English teacher Emily Cave had something similar to say. “I would say that the misinformation about what Critical Race Theory is and is not creates a unique challenge for teachers who have been working for years before this terminology came into focus to broaden the scope of the voices that are heard,” Cave said. “Critical Race Theory is a very complex way of looking at content that is, quite honestly, beyond the scope of understanding which would benefit the average student. Including a variety of perspectives that create access points to the content of the class for more students is a vastly different thing than teaching Critical Race Theory.”
Social studies teacher Fletcher Woolsey said that CRT has been misinterpreted on both sides. “People who are in favor of the theory can make the mistake of over-applying it or treating it as a concrete fact,” Woolsey said. “This idea that much of American history is guided by or directed by sort of racist undercurrents certainly is a possibility, but it’s almost impossible to empirically prove that. On the other side of the problem, it gets misinterpreted that critical race theory is basically blaming white people for everything, and anything bad that has happened has happened because of selfish, racist, white people.”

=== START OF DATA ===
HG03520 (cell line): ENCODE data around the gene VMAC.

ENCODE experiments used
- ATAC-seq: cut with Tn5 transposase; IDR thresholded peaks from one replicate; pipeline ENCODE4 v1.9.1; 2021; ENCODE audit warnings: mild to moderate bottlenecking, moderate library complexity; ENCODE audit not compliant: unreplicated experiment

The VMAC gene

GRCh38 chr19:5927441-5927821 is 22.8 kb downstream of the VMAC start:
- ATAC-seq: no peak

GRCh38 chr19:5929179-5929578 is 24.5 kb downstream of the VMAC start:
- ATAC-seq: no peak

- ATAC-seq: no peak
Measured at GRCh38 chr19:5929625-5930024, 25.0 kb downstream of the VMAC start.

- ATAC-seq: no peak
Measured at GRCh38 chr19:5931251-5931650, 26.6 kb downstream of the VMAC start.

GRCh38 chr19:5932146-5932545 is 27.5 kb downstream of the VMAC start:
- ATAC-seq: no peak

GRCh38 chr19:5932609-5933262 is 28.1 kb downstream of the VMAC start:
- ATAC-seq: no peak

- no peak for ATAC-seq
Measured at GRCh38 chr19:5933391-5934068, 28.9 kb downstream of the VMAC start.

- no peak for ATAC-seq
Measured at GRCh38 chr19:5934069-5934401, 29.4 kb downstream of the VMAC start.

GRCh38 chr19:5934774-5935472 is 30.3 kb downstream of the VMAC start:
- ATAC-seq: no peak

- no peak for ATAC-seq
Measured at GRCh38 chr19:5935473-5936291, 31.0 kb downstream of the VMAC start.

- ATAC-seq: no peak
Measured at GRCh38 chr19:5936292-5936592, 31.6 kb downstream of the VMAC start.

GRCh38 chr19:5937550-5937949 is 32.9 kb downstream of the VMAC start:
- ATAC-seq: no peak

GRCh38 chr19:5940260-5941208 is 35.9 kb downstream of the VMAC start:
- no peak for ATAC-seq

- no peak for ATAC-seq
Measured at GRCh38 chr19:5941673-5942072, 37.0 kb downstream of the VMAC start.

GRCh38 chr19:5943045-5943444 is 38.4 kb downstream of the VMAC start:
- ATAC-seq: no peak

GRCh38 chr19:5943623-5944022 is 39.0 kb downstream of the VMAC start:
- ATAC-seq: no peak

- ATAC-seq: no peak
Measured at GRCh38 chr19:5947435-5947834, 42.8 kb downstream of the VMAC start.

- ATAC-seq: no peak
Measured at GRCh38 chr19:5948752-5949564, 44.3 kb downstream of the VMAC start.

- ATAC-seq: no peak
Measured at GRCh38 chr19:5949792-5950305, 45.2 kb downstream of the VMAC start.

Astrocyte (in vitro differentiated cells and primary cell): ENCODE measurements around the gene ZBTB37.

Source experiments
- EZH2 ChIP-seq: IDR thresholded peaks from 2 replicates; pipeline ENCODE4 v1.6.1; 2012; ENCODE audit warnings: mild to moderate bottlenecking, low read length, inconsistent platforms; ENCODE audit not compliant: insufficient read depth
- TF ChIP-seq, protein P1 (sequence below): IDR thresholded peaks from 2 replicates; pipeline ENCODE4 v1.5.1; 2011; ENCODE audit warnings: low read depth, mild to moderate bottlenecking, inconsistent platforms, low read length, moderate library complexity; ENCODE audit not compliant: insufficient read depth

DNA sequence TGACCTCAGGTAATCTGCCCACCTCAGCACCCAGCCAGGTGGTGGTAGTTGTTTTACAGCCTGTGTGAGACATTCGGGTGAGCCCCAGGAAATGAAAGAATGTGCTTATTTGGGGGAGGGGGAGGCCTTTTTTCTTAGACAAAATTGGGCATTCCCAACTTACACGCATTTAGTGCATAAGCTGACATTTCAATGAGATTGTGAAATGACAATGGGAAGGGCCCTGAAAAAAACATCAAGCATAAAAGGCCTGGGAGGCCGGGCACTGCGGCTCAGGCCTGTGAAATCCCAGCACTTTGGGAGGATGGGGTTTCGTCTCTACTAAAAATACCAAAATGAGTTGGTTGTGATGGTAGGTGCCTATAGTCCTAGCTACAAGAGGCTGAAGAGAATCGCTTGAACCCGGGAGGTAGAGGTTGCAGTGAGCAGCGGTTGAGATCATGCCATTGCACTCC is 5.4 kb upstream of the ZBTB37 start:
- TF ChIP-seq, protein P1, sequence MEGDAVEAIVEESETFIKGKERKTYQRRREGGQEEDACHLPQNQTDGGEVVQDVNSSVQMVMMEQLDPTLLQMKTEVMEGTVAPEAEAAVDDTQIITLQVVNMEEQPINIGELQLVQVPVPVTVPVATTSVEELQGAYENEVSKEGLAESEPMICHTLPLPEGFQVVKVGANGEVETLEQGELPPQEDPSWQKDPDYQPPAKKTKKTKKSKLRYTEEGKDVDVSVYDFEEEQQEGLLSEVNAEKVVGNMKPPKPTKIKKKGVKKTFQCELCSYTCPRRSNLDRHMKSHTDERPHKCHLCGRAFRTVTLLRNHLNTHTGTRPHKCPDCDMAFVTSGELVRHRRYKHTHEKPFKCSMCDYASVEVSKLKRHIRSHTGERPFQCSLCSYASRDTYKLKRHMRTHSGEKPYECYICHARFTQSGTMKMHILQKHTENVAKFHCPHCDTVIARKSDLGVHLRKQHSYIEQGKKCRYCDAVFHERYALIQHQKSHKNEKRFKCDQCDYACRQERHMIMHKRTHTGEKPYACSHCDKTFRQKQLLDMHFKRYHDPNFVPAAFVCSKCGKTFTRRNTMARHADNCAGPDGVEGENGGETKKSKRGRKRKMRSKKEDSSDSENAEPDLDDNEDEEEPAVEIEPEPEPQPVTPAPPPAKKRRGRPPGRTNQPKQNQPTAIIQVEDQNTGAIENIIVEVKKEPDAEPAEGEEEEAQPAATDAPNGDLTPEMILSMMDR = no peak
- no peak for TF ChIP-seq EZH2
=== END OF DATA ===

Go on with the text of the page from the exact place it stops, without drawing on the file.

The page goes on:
According to Woolsey, much of the pushback against CRT is due to these misunderstandings.
“That’s where you see a lot of the pushback from white parents that we see active today, is this sense that ‘my white kid is going to go to school and be told constantly, only how terrible he is because of his racial groups,’” Woolsey said. “That’s the fear. And that isn’t what it is.”
The debate around teaching race history has been going on longer than you might think, although it hasn’t always taken the same name. In fact, almost directly after the Civil War ended, there were already conflicts over how to teach race in schools. Immediately, there were people, primarily in the South, who tried to cover up some of the atrocities that had occurred.
“After the Civil War was fought, and slavery was overturned legally, there was this period of Reconstruction,” Dr. Seman said. She reports that “in the South, those that were resentful of that, and those that thought that the war was unjust and their society was ‘taken’ from them, began to promote this alternative idea of the past, this ‘Lost Cause’ mythology.”
The Lost Cause of the Confederacy, or just Lost Cause, refers to a widely spread myth that the Confederacy’s motivations were heroic and not simply centered around slavery. Tracy Thompson, writing for Salon, calls the Lost Cause ideology “a vigorous, sustained effort by Southerners to literally rewrite history.”